Thursday, April 10, 2008

incumbent protection program

When is a primary not really a primary? When party bosses neuter the challenger's main line of attack.
State Rep. Mike Morley is facing lawsuits in Utah and New York, seeking to recoup $3 million "loaned" to him by a hedge fund that allegedly defrauded millions of dollars from investors.
But the topic is off-limits for Chance Williams, who is challenging Morley for the Republican nomination in House District 66. Williams is making ethics the centerpiece of his campaign, but says he was told not to raise the issue at a Meet The Candidates event tonight in Spanish Fork.
The whole reason most folks are challenging incumbents for seats in Utah's legisture is their concerns that certain legislators have grown out of touch, especially on issues of ethics. While Utah Democrats have been capitalizing on this to recruit candidates, many Republicans have bravely sought to primary their local legislator.

The Utah County GOP chairwoman claims it is all about "civility" and being innocent before being proven guilty. But the point isn't whether or not Rep. Morley is guilty of any wrongdoing, the point is that it looks bad and incumbents seem to be blind to such appearances of impropriety. Here are the particulars:
Morley had $5 million invested through Thompson Consulting Inc., a Cottonwood Heights-based firm headed by Kyle J. Thompson, in a pair of hedge funds.
Thompson and others solicited millions of dollars from 90 other investors, including a number of seniors, promising healthy returns with almost no risk.
But Thompson and business partner David Condie took considerable risks, the SEC alleges, sinking millions into a subprime lender whose stock tanked in March 2007. Between July 31 and Aug. 17, the funds' assets plummeted from $54 million to $200,000.
However, before the funds collapsed, Condie moved $3 million out of the fund to Morley to make up for losses Morley suffered, the SEC said. The agency described Condie as a distant relative of and "purportedly one of Michael Morley's attorneys." A total of $2 million ended up in Willowbend, a 109-acre development in Vernal where Morley has an interest.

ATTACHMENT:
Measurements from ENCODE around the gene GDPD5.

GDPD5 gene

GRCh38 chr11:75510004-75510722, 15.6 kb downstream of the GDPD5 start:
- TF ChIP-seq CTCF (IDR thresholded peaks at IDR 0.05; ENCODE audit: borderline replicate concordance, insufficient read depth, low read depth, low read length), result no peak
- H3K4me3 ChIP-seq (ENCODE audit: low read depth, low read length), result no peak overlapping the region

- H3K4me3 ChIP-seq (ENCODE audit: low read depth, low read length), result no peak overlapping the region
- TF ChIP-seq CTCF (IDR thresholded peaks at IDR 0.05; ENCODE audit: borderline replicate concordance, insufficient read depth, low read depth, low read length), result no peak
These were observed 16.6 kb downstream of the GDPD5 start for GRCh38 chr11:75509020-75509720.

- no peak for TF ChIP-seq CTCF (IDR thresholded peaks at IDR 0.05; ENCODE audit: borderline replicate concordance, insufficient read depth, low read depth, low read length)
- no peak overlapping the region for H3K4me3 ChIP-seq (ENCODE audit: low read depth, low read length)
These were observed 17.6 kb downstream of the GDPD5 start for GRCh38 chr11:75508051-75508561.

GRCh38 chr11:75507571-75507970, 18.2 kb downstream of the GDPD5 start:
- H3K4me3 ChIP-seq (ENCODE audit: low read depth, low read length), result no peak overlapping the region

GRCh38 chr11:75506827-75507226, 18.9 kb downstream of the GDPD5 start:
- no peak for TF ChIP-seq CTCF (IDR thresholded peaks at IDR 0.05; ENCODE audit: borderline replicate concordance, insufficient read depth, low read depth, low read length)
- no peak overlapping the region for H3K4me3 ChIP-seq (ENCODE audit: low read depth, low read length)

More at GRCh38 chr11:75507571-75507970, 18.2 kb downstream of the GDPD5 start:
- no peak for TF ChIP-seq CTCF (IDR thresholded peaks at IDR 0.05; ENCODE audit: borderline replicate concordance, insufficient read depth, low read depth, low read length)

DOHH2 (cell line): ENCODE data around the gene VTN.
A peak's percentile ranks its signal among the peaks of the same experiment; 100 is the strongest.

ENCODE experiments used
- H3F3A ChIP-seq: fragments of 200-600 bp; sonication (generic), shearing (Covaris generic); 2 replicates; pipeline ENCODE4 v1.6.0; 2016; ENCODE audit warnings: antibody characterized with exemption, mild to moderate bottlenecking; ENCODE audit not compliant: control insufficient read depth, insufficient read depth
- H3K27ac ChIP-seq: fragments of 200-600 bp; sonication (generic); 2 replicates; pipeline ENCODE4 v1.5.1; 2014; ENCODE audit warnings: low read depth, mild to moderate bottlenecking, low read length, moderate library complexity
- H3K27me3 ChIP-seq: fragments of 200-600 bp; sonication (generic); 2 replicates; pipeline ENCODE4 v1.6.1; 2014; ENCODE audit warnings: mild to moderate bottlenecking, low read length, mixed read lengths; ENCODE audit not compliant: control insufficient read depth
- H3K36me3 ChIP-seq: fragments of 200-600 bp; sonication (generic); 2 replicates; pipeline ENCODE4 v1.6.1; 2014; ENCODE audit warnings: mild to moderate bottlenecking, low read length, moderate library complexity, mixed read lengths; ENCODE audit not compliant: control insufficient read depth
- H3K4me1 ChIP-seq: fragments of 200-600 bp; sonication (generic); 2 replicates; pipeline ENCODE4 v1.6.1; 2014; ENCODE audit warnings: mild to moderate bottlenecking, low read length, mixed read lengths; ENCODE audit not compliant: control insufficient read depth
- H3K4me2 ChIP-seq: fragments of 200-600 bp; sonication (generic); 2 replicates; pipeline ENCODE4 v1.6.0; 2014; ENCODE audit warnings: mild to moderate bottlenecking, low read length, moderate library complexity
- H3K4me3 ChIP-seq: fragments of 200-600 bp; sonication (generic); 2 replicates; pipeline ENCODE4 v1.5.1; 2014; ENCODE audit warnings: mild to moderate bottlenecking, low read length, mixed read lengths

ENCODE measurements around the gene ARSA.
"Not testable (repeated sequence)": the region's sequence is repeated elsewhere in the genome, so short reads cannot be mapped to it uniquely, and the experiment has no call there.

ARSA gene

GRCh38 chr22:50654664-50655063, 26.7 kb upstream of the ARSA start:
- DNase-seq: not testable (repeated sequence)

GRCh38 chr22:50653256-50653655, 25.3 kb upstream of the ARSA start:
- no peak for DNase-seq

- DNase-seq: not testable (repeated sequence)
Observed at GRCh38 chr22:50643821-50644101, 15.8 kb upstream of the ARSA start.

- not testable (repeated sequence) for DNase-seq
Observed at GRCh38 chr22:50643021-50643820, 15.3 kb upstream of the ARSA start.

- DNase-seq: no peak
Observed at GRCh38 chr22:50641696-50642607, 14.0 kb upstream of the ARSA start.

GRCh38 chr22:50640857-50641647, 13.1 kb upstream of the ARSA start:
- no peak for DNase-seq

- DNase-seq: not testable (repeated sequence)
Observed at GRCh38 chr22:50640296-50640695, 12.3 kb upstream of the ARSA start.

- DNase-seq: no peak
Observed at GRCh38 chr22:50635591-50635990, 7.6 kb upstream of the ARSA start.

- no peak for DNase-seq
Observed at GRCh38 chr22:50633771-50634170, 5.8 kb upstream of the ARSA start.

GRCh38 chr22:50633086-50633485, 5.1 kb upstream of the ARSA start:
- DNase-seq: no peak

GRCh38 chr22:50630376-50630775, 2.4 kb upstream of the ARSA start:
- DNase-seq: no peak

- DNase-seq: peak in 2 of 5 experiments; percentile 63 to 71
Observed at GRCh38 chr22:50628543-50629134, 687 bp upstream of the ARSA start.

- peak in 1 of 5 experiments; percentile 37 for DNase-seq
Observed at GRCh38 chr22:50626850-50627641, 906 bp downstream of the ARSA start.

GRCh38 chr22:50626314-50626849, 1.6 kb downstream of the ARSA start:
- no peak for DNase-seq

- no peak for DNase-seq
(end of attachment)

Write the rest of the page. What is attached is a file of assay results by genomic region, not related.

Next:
The company called the transfers to Morley a "loan," but there were no loan documents and the SEC said Morley has been "unjustly enriched" and should repay the money.
Oh and there is a civil lawsuit as well.

The question Williams is trying to ask county delegates is if they want their party to be presented by a guy who is allegedly took millions of dollars from little old ladies for himself when his investment scheme went south. Of course, the irony is that, thanks to press coverage, the delegates will be taking about it more than they would had Williams brought it up himself and had Chairwoman Marian Monnahan not forbade any reference to the matter.

1 comment:

Kip Meacham said...

Thanks for this post. Clearly we as the Republican Party have issues to address. Shining light on the issues is how people will affect change.

In the aftermath of the event, I find the Party Leadership disallowing questions from the delegates to the candidates in the venue unconscionable.

If accurately quoted in the Deseret Morning News, Maryanne Davis, Utah County Republican Committee member's statement that "We just want to keep the meeting all about the issues," was completely disingenuous.

How are the delegates to make an informed vote without dialogue?

How can there be dialogue without questions?

This "thinking for the delegates" mentality is unbelieveable and unacceptable. Either the Party must open up the debate and the inquiry, or it should cease engaging in sham events.

(NOTE: I also blog about issues such as this one, as well as the "Fabulous Five" controversy, the Utah County and State Republican Party e-mail controversy on my personal blog at